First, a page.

Advertisement

Coconut Oil: Why You Should Question the Hype

Coconut Oil: Why You Should Question the Hype

Filled with saturated fat, can this "super food" really reduce the risk of heart disease, Alzheimer's and more?

Coconut oil is being touted as a cure-all in many health circles—but is it actually beneficial to your health? Carra Richling, from Ornish Lifestyle Medicine, weighs in.

Coconut has become an increasingly popular “super food.” After preliminary research claimed that coconut could cure everything from heart disease, to Alzheimer’s and even aid in weight loss, coconut oils, margarines, milks, yogurts and ice creams have flooded the market.

There’s a lack of validated scientific research on the benefits of coconut, so it remains unclear whether or not the trend is the result of marketing hype. The Alzheimer’s Association notes that there is not enough credible science to support coconut oil as a treatment for Alzheimer’s disease; the American Heart Association (AHA) does not recommend the use of coconut oil because it is high in saturated fats. The AHA recommends limiting saturated fat to no more than 13 grams a day, which is one tablespoon of coconut oil.

Whats in coconut oil?
Coconut oil is extracted from the “meat” inside the hard-shelled fruit of the coconut palm. Made up of 90 percent saturated fat with 13 grams of saturated fat per tablespoon, it has one of the highest concentrations of saturated fat of any food—even more than butter! In comparison, butter is about 64 percent saturated fat, and beef fat and lard are only about 40 percent saturated fat.

It’s well known that saturated fat has been shown to increase LDL cholesterol, which is a risk factor for heart disease and is linked to higher incidence of heart disease and stroke. Not all saturated fats are the same, however. They differ based on the number of carbon atoms present, and this structural difference affects the impact of the fat on cholesterol levels and our health.

  • Butter contains butyric acid, which has 4 carbon atoms.
  • Coconut oil and palm kernal oil contain lauric acid with 12 carbon atoms.
  • Cow’s milk and other dairy products contain myristic acid with 14 carbon atoms.
  • Palm oil and meat contain palmitic acid with 16 carbon atoms.
  • Cocoa butter and coconut meat contain stearic acid with 18 carbon atoms

Lauric and myristic acids are most commonly found in “tropical” oils, such as coconut and palm kernel oil, and dairy products. The saturated fat in meat, eggs, cacao and nuts is primarily the triglycerides of palmitic and stearic acids. Lauric tends to raise both LDL and HDL levels, while stearic acid has been shown to have a neutral effect on cholesterol levels.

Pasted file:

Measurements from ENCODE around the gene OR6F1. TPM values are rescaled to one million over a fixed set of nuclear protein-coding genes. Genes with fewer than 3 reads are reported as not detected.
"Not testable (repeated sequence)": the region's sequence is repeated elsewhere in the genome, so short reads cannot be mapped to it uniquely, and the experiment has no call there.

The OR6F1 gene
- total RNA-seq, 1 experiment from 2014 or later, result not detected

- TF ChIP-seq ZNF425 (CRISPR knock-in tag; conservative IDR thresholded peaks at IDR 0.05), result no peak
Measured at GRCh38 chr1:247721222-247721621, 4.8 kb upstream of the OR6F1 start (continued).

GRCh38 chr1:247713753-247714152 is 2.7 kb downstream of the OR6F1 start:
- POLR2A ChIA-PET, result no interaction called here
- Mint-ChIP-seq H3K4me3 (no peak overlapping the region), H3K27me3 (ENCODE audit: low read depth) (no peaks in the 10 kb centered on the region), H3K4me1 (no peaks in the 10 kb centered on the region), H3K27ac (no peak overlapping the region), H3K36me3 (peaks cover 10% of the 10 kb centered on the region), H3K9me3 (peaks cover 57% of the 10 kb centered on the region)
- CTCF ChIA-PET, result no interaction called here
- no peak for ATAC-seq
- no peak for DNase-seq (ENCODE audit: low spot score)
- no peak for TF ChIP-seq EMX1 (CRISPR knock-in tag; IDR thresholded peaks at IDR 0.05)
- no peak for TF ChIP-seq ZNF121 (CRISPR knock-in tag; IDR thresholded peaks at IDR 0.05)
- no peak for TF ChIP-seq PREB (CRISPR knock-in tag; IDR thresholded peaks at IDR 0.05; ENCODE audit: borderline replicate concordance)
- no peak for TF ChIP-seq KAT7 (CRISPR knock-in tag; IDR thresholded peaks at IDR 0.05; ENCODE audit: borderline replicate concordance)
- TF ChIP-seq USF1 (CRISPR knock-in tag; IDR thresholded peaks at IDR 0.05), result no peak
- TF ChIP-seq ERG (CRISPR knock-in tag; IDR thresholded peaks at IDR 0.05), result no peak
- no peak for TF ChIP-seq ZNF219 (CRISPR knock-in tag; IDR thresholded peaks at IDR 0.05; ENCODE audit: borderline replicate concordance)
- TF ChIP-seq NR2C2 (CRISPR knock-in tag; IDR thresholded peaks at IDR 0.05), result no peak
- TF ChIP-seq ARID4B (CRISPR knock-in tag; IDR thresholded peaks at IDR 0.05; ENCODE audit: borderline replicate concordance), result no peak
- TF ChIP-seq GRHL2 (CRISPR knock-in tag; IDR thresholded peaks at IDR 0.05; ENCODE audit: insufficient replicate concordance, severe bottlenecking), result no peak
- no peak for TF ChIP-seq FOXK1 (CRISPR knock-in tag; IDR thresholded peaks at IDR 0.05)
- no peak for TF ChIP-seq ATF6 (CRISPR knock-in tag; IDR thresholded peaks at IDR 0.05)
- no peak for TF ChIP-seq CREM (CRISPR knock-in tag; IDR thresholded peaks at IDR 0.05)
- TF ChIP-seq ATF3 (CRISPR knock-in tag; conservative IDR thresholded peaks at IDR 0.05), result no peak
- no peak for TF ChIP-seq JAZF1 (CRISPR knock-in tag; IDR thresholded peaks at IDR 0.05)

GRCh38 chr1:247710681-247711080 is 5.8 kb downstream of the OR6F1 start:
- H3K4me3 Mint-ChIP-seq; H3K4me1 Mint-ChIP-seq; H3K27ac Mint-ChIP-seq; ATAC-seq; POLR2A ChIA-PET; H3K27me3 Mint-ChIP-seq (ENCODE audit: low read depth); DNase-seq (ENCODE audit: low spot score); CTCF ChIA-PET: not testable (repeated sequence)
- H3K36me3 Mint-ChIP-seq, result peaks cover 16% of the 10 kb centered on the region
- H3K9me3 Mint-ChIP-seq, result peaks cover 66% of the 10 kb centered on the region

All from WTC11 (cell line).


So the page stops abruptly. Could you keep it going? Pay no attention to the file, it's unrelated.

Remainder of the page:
The roles of lauric and myristic acid
Coconut oil is about 50 percent lauric acid and 16 percent myristic. Lauric acid is a medium-chain saturated fat, also referred to as a medium-chain triglyceride (MCT). MCTs are more easily assimilated, digested and converted to energy. The MCTs in coconut oil are what have linked to weight loss and cognitive function for Alzheimer’s disease. Some studies have shown that lauric acid has a neutral effect on cardiovascular health because it tends to raise both HDL along with LDL, showing a neutral impact on the cholesterol ratio.  The overall role of lauric acid on cholesterol and health remains unclear.

Myristic acid, which is also a component of coconut oil, is the same type of saturated fat found in beef, dairy and many processed foods. It has been shown to increase LDL cholesterol and risk of vascular disease.

Coconut oil and the Ornish Reversal Program
The research conducted over the last 35 years for the Dr. Dean Ornish Program for Reversing Heart Disease has proven through validated studies that a very low-fat, whole food plant-based approach can reverse heart disease and other chronic disease. The recommendations continue to support very limited saturated fat from only plant-based sources.

Looking for other ways to eat more healthily? Reverse heart disease and diabetes, lose weight and reduce your risk of cancer with these tips from Dean Ornish .

This content was originally published on Ornish Living.

Research Suggests Black Pepper May Have Anti-Cancer Properties
Research Suggests Black Pepper May Have Anti-Cancer Properties
You probably use freshly ground black pepper to spice up your meals, but did you know that it has health-boosting antioxidants, too? A study in Fronti...
Read More
Does Spirulina really work?
Stacy Wiegman, PharmDStacy Wiegman, PharmD
Spirulina is full of nutrients including protein, beta-carotene, phycocyanin, B-complex vitamins...
More Answers
Do registered dietitians (RD) also have graduate degrees?
Nadine PazderNadine Pazder
While not required yet, many RDs also have graduate degrees. I have a Master of Science and many of ...
More Answers
What Are Some Simple Tips for Making Healthy, Home-Cooked Meals?
What Are Some Simple Tips for Making Healthy, Home-Cooked Meals?